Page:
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Pragmatic one day, dogmatic next: will real Theresa May please stand up?

She was a realist over the National Crime Agency logjam, but her threat to dump Human Rights Act makes me doubt PM's judgment, writes Alban Maginness

Published 20/07/2016

Under fire: Theresa May
Under fire: Theresa May

I have both been impressed and unimpressed by Theresa May, the new Prime Minister. On the one hand I was impressed by the direct and businesslike way in which she, as Home Secretary, dealt with the SDLP's concerns over the National Crime Agency in 2015.

After months of delay and unsuccessful discussions over a number of issues relating to the accountability of the NCA to the Policing Board and the role of the Chief Constable over the operations of the NCA, the SDLP engaged directly with her.

The meeting went well, with May accepting the SDLP's concerns about accountability to the Policing Board and giving reassurance that those concerns would be met in subsequent legislation.

The discussion was conducted on a businesslike and friendly basis. She was very aware of the issues and was clearly well-briefed.

What struck me about her was that she was sensitive to the issues raised by the SDLP and was in the business of getting those issues finally resolved, thereby making the NCA fully operational in Northern Ireland.

Her pragmatic approach was refreshing and, ultimately, it was successful.

On the other hand I have been seriously unimpressed by her proposal during the Brexit campaign that the UK leave the European Convention on Human Rights.

It disturbed and shocked me.

Frankly, I think it was an absurd and damaging proposal, poorly considered and politically embarrassing. This was in stark contrast to the pragmatic and reasonable Theresa May of the NCA discussions.

The reason why leaving the convention was so bad was that this would be hugely detrimental to the convention itself and to human rights in Britain and here.

The convention was drafted by the Council of Europe, which was established by Churchill and other Western leaders just after the Second World War in order to prevent a repetition of the ghastly atrocities of the Nazis and their allies.

The convention is, of course, quite separate from the European Union, as indeed is the European Court of Human Rights.

By creating the convention and the European Court to enforce its provisions and to protect citizens from human rights violations throughout Europe, they believed a culture of human rights would develop to challenge the awfulness of the past and to prevent the recurrence of such violations in the future.

At the moment there are 47 countries signed up to the convention and the Council of Europe.

If the UK was to leave the convention it would be joining the outcast totalitarian regimes of Belarus and Kazakhstan - a most unenviable position for the UK and an encouragement for other states such as Russia to also leave and thereby undermine the cause of human rights in Europe and the world at large.

To do so would make Britain an international laughing-stock.

May's support for such a ludicrous proposal makes me question the soundness of her political judgment.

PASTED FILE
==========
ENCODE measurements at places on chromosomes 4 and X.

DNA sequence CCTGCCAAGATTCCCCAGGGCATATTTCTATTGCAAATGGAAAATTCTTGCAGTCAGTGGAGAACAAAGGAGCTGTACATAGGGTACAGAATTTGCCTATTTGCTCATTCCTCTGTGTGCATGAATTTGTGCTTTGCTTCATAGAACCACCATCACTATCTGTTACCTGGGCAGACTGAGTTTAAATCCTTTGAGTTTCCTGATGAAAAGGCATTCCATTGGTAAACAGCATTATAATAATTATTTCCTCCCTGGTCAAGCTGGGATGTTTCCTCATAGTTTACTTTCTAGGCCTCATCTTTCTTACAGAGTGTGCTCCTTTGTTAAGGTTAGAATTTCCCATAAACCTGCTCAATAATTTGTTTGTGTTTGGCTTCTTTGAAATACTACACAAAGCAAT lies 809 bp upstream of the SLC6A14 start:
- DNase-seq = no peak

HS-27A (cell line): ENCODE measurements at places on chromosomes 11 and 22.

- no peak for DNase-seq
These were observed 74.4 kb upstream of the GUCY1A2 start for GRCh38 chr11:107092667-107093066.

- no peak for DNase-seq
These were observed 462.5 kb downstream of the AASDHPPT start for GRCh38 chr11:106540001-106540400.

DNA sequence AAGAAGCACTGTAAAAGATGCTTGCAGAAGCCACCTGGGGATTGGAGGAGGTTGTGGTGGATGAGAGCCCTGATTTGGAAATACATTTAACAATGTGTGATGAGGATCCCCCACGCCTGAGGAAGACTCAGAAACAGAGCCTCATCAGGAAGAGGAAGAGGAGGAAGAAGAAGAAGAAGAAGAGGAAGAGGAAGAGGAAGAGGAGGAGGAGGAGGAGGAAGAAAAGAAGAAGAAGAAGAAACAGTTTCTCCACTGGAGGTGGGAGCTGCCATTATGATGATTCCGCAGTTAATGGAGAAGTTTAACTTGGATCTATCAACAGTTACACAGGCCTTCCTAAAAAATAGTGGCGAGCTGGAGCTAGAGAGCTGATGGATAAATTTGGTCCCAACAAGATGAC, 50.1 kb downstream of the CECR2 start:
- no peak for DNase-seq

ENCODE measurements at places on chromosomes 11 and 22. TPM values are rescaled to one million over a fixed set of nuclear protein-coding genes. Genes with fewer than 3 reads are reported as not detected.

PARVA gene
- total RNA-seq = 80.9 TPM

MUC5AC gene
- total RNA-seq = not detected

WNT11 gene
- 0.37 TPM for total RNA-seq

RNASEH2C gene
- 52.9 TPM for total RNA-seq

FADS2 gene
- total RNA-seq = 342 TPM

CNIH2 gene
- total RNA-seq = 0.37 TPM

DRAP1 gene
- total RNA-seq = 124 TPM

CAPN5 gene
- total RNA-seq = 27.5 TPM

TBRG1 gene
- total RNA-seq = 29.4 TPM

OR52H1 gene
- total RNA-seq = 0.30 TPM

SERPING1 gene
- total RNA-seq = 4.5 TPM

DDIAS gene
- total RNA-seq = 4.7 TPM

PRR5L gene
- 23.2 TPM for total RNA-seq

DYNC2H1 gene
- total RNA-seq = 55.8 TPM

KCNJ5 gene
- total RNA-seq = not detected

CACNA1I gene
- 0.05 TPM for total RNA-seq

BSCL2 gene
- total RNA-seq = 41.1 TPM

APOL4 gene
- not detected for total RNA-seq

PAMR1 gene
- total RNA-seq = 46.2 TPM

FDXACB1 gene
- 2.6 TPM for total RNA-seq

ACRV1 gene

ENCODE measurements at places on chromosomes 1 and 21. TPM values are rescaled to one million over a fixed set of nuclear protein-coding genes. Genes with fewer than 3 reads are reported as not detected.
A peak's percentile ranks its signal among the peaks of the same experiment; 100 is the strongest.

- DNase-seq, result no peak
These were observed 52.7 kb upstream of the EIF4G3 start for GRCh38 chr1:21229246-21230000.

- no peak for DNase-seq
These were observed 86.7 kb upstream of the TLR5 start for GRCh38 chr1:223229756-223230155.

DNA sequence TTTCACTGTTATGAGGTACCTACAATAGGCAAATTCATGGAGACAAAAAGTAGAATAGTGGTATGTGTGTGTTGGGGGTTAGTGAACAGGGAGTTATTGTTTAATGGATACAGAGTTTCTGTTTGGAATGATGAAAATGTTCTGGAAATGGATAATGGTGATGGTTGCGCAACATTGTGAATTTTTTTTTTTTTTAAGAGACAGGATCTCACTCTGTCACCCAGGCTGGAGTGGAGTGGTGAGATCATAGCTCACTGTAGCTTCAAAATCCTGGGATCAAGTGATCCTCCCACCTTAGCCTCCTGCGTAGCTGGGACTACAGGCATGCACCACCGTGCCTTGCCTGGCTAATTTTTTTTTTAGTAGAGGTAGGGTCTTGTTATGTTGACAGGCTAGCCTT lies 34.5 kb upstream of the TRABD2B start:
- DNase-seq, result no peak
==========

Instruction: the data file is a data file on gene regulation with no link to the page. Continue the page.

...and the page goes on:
Thankfully, she has now abandoned this dangerous proposal, but she is still committed to the damaging proposal of scrapping the Westminster Human Rights Act 1998, which applies to our own law in Northern Ireland.

The Act's very existence has sometimes been used as an excuse not to introduce our own Bill of Rights, which is an outstanding commitment under the Good Friday Agreement.

Successive British Governments have disappointingly failed to fulfil their solemn commitment to enact a local Bill of Rights, based on the Northern Ireland Human Rights Commission's template, drafted under the distinguished chairmanship of Professor Monica McWilliams.

It should also be remembered that this is an internationally binding commitment, as the Good Friday Agreement is also an international treaty between the UK and the Republic of Ireland.

Therefore, not to fulfil this obligation is a serious breach of an international agreement.

While the Human Rights Act remains in place there is at least the semblance of an excuse that there is, therefore, no need to introduce a bespoke local Bill of Rights.

However, if Prime Minister May repeals the 1998 Act that excuse falls and, in those circumstances Mrs May will have to address the continued absence of a Northern Ireland Bill of Rights.

Therefore, if she repeals the Human Rights Act in Britain she will be obliged to introduce a Bill of Rights for this jurisdiction.

An absurd position for her, but one brought about by her own making.

If she does not do that, then she will be clearly in breach of the Good Friday Agreement.

Such a breach will be potentially destabilising for our politics.

Similar to her proposal to leave the European Convention, she has clearly not thought this through.

Now my question is: who is the real Theresa May?

Is she is the problem-solving, pragmatic Home Secretary that successfully addressed the problems relating to the NCA?

Or is she really the quixotic opponent of the European Convention and the Human Rights Act?

Belfast Telegraph

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